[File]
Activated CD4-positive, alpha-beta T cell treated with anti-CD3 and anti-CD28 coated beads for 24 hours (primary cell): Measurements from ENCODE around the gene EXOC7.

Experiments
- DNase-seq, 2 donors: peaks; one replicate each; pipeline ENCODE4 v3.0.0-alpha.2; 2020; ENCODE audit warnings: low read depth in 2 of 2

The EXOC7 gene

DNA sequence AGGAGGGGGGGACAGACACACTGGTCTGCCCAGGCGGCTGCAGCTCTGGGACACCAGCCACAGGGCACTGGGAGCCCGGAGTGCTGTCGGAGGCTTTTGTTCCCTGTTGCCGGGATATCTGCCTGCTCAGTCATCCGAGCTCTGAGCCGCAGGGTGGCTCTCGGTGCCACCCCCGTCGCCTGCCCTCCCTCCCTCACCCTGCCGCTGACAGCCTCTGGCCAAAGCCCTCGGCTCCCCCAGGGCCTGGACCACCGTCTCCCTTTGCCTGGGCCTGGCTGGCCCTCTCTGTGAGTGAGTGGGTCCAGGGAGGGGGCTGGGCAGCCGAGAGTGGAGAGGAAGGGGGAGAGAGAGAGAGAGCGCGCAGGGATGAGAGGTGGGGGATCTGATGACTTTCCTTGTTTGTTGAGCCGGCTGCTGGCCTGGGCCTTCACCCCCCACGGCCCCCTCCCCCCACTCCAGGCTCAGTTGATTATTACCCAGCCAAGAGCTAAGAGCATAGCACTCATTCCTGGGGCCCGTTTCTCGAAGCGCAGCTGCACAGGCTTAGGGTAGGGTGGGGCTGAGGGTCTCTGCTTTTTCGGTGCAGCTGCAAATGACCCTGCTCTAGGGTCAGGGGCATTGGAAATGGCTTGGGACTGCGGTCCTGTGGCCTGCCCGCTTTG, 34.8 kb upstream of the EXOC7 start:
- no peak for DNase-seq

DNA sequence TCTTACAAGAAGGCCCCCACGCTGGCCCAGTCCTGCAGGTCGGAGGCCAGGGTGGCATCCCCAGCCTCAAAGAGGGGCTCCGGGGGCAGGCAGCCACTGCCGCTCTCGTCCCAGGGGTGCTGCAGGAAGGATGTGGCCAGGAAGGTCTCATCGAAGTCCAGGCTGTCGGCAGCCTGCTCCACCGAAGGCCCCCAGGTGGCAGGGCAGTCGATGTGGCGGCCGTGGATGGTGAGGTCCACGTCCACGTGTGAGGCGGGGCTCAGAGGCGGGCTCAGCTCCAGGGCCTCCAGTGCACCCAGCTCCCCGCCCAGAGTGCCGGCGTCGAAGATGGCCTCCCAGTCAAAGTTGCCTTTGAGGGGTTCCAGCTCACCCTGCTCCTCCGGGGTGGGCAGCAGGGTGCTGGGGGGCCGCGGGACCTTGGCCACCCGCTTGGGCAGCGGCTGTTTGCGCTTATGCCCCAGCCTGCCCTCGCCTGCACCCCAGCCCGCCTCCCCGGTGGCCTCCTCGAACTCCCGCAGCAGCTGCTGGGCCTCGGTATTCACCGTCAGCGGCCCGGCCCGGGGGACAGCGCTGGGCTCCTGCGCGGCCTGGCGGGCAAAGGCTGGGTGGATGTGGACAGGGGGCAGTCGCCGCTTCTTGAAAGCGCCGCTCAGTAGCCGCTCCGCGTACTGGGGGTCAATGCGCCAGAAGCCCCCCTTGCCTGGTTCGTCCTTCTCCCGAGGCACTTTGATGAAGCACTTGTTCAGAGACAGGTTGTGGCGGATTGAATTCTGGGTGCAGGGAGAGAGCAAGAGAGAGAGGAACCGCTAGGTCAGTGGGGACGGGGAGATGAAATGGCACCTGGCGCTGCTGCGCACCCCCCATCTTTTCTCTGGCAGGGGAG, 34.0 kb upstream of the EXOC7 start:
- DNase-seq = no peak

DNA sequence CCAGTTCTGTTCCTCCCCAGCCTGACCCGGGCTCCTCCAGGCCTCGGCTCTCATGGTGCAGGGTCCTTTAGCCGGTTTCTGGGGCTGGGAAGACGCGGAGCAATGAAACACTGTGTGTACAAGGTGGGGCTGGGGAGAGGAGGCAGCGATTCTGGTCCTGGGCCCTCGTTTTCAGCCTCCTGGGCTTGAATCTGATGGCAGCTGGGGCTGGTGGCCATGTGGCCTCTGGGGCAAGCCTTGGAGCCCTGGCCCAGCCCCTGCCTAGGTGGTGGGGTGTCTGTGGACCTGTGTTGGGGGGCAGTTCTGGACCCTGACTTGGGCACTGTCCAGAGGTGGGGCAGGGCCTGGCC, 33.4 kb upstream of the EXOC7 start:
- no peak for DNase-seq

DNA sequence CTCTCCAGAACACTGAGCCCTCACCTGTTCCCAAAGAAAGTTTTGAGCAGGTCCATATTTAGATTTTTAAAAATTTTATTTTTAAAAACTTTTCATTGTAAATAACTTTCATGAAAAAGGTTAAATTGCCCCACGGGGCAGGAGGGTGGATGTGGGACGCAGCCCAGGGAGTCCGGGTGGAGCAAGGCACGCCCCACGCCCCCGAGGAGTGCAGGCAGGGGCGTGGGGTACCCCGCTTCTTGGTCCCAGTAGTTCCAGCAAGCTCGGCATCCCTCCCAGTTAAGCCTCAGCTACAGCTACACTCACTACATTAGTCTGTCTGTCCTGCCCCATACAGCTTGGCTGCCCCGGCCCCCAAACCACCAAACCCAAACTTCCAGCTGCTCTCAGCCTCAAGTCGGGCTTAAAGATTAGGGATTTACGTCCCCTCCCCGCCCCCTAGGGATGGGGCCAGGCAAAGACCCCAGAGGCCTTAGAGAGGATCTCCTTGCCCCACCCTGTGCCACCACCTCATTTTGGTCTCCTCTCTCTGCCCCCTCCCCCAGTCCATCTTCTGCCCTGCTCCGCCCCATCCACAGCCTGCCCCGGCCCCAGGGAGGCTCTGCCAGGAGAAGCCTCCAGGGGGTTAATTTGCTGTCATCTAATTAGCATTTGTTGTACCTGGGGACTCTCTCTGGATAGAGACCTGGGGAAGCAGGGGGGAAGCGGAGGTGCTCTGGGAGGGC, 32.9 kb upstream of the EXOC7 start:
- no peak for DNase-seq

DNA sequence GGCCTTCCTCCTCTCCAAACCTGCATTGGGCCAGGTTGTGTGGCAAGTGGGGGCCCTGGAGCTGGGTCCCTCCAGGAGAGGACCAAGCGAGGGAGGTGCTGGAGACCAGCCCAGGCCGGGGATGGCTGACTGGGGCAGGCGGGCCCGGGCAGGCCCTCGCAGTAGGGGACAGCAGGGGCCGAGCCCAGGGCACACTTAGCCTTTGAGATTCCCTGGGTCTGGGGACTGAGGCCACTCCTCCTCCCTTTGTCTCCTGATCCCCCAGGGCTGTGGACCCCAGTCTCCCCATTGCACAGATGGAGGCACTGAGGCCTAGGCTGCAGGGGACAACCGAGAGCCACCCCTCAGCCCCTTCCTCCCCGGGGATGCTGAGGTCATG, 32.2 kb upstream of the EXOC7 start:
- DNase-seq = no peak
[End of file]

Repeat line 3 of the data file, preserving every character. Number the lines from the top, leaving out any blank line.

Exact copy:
- DNase-seq, 2 donors: peaks; one replicate each; pipeline ENCODE4 v3.0.0-alpha.2; 2020; ENCODE audit warnings: low read depth in 2 of 2